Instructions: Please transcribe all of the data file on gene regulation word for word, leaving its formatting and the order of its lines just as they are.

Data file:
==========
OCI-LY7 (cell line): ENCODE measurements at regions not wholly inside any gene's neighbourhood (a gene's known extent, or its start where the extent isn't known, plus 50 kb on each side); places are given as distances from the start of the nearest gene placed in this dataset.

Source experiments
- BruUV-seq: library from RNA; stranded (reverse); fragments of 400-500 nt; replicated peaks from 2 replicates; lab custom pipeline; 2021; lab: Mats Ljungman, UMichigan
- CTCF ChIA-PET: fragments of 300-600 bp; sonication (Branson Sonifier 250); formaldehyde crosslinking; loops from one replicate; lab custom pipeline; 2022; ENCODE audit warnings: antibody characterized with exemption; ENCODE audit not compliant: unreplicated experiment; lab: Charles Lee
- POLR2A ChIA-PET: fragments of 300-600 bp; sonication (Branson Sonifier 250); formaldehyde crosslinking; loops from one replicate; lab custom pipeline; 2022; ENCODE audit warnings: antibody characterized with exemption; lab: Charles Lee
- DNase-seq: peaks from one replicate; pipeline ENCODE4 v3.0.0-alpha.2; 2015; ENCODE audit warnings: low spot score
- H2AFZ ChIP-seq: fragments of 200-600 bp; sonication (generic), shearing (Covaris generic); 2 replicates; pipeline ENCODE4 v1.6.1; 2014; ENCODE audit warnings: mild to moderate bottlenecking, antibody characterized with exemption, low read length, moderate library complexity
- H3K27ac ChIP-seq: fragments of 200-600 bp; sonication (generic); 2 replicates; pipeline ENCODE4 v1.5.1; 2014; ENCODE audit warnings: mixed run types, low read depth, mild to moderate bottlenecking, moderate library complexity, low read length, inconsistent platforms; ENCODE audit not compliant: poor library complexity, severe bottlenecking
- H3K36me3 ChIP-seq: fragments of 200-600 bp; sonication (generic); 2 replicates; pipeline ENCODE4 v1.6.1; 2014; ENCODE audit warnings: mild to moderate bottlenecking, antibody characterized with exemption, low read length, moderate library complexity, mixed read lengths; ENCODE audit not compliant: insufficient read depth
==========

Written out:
OCI-LY7 (cell line): ENCODE measurements at regions not wholly inside any gene's neighbourhood (a gene's known extent, or its start where the extent isn't known, plus 50 kb on each side); places are given as distances from the start of the nearest gene placed in this dataset.

Source experiments
- BruUV-seq: library from RNA; stranded (reverse); fragments of 400-500 nt; replicated peaks from 2 replicates; lab custom pipeline; 2021; lab: Mats Ljungman, UMichigan
- CTCF ChIA-PET: fragments of 300-600 bp; sonication (Branson Sonifier 250); formaldehyde crosslinking; loops from one replicate; lab custom pipeline; 2022; ENCODE audit warnings: antibody characterized with exemption; ENCODE audit not compliant: unreplicated experiment; lab: Charles Lee
- POLR2A ChIA-PET: fragments of 300-600 bp; sonication (Branson Sonifier 250); formaldehyde crosslinking; loops from one replicate; lab custom pipeline; 2022; ENCODE audit warnings: antibody characterized with exemption; lab: Charles Lee
- DNase-seq: peaks from one replicate; pipeline ENCODE4 v3.0.0-alpha.2; 2015; ENCODE audit warnings: low spot score
- H2AFZ ChIP-seq: fragments of 200-600 bp; sonication (generic), shearing (Covaris generic); 2 replicates; pipeline ENCODE4 v1.6.1; 2014; ENCODE audit warnings: mild to moderate bottlenecking, antibody characterized with exemption, low read length, moderate library complexity
- H3K27ac ChIP-seq: fragments of 200-600 bp; sonication (generic); 2 replicates; pipeline ENCODE4 v1.5.1; 2014; ENCODE audit warnings: mixed run types, low read depth, mild to moderate bottlenecking, moderate library complexity, low read length, inconsistent platforms; ENCODE audit not compliant: poor library complexity, severe bottlenecking
- H3K36me3 ChIP-seq: fragments of 200-600 bp; sonication (generic); 2 replicates; pipeline ENCODE4 v1.6.1; 2014; ENCODE audit warnings: mild to moderate bottlenecking, antibody characterized with exemption, low read length, moderate library complexity, mixed read lengths; ENCODE audit not compliant: insufficient read depth